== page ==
Since polarization is an averaged effect, exactly how much the light is polarized depends on how much of it is oriented "up-down" compared to "left-right." This means measuring polarization is a differential measurement. You can't know how polarized the light is on average if you're only sensitive to "up-down" polarization - you also need to measure the brightness of "left-right" polarized light and then take the difference of the two. What's left is the average polarization. So, each polarization-sensitive pixel, which I'll call a polarimeter, needs two detectors which are sensitive to polarization directions offset by 90 degrees. One detector measures "up-down" light and the other detector measures "left-right" light, and subtracting the two measurements gives you the average polarization. Below is an image of a single polarimeter. The triangle leads in the center act in pairs. The top and bottom ones pick up "up-down" polarization, and the left and right ones pick up "left-right" polarization. The signals are then transfered by the electrical lines in the pixel and are detected by the island-like structures on the top and right of the pixel. These are the actual detectors. There's a third detector in this pixel, but it's not connected to the triangle leads, so we call it a "dark" detector - it shouldn't be seeing any light being funneled to the pixel and so it can be used to diagnose the background signal each detector sees regardless of what the pixel is looking at.
Just as sunlight can be polarized by scattering off of surfaces on Earth, scattering CMB off of matter in the early universe also polarizes it. The intensity of the polarization, and the direction it's pointing in tells scientists and awful lot about the make up of the Universe and what was going on in the earliest moments of the Universe's past. Just like with temperature anisotropies, one can measure the power spectrum of CMB polarization anisotropies. There was only one temperature power spectrum (the TT spectrum), but you can actually break up the polarization into two related but fundamentally different types (called E-mode or EE and B-mode or BB power spectra). The trouble with polarization is that the CMB is only very weakly polarized, which makes it a very small signal. It took 30 years for scientists to detect temperature anisotropies, and polarization anisotropies [at their strongest] are more than 100 times fainter.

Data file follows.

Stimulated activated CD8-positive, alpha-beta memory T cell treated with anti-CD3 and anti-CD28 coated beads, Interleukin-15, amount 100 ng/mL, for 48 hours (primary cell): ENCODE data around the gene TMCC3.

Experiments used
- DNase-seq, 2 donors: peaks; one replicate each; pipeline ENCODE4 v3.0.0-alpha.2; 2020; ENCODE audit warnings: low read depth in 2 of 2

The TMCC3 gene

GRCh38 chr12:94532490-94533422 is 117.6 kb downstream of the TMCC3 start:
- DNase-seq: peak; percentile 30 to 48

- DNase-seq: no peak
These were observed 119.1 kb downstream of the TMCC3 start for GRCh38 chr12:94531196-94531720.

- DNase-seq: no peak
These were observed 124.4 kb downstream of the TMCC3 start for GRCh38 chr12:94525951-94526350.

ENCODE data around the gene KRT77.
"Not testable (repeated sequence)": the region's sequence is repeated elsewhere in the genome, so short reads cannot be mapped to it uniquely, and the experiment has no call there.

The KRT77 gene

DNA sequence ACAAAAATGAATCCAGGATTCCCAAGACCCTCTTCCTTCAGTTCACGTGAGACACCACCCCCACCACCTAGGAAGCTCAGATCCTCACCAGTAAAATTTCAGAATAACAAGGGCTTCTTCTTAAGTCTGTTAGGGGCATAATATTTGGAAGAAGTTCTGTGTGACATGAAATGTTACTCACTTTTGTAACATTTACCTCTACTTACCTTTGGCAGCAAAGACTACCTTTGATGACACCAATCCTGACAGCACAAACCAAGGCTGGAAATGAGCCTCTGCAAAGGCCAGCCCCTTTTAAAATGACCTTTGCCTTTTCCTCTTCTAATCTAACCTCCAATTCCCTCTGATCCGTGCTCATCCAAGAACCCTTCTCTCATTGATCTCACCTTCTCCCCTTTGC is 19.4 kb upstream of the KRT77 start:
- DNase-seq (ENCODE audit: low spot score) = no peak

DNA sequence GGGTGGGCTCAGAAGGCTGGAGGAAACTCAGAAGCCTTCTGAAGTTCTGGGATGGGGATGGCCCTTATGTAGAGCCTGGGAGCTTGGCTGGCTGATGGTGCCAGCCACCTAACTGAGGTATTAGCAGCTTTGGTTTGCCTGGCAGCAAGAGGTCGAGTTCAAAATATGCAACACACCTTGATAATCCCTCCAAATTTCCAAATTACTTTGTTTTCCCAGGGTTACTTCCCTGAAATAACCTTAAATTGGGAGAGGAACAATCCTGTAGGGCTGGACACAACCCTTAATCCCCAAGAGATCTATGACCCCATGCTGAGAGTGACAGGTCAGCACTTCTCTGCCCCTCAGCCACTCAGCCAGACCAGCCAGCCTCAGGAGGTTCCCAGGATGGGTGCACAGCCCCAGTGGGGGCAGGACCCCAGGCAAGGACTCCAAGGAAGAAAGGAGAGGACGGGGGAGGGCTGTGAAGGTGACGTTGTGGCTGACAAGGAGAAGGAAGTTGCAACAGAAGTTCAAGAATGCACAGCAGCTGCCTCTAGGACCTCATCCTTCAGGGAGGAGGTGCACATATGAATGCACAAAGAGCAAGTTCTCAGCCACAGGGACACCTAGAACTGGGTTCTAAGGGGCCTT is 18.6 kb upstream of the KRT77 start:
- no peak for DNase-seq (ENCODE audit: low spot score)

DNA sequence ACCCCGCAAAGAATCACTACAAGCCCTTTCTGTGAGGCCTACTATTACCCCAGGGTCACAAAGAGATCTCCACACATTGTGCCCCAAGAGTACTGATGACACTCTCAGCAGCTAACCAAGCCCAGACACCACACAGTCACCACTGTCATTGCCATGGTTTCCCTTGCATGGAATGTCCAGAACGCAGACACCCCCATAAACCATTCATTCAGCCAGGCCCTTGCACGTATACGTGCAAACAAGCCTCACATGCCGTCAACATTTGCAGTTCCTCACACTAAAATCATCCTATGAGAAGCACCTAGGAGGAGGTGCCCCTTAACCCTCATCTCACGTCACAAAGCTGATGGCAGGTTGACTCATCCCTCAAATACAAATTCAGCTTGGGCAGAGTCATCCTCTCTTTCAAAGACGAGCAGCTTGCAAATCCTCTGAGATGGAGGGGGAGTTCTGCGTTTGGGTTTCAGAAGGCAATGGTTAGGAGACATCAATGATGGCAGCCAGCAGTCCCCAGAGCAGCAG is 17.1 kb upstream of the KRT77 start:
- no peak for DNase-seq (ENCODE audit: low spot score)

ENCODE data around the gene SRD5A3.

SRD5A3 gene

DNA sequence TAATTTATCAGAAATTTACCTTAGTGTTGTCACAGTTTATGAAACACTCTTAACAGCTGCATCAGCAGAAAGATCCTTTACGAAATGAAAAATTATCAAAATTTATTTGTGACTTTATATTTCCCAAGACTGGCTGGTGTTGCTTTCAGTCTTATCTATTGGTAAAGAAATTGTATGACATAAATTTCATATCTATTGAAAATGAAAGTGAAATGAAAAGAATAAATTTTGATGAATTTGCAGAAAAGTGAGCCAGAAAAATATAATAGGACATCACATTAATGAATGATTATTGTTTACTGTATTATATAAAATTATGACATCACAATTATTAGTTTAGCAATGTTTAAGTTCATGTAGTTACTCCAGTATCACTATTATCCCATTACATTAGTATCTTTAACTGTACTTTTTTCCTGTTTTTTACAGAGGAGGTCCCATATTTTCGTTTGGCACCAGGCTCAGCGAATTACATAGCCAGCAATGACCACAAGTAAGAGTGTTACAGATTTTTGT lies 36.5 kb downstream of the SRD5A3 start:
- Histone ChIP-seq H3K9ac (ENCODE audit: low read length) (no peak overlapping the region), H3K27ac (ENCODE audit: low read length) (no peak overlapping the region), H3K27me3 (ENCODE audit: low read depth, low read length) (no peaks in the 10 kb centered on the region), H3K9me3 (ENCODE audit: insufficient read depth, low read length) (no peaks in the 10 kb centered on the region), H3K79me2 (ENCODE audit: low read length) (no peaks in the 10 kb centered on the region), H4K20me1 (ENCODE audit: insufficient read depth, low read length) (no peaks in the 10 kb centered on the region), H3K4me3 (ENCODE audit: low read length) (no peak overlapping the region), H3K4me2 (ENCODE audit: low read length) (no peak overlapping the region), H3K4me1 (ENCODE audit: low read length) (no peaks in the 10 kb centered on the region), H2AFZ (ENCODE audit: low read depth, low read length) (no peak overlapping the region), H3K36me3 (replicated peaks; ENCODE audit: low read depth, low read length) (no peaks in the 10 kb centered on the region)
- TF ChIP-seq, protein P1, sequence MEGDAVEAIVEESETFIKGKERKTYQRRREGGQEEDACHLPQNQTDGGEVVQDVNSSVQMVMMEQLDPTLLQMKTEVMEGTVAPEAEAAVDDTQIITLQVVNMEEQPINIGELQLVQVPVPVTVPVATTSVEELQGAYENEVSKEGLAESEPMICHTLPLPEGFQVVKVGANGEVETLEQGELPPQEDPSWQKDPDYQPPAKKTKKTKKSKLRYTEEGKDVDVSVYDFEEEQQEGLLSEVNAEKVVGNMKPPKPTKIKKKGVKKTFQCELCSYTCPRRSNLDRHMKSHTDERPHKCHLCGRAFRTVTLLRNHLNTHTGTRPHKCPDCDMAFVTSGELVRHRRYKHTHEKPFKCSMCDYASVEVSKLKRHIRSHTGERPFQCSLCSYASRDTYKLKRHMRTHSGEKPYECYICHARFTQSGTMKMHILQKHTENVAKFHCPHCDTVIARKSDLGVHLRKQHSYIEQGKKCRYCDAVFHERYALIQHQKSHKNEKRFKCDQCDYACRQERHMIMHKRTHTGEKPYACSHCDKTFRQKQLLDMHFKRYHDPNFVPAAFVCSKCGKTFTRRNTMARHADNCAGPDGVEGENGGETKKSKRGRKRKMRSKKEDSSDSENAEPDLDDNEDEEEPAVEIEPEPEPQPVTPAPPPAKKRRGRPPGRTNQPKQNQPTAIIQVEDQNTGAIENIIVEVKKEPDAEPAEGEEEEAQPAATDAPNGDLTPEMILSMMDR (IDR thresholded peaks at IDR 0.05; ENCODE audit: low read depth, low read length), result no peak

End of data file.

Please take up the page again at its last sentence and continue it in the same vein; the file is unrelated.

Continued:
My PhD adviser's thesis project, the DASI experiment, was the first to measure E-mode polarization in the CMB. A decade later, a whole slew of experiments have measured E-mode polarization with higher and higher precision, mapping out the bumps and wiggles of the EE power spectrum. But the real prize is still B-mode polarization, which is 10-100 times fainter still. It has yet to be observed. Two different physical phenomena could produce B-mode polarization. One is gravitational lensing. As light passes through really massive objects, gravity changes the direction of the light, making the massive object act like an optical lens. If E-mode polarized light is gravitationally lensed by a massive object like a galaxy cluster, then B-mode polarized light is produced. We've seen countless examples of gravitational lensing, predicted by General Relativity, so we know it takes place, and we've measured E-mode polarization, so we know it exists. That makes us all but completely certain B-modes from gravitational lensing exist. It's just a matter of making a camera sensitive enough to detect it (and that's exactly what SPTpol should do).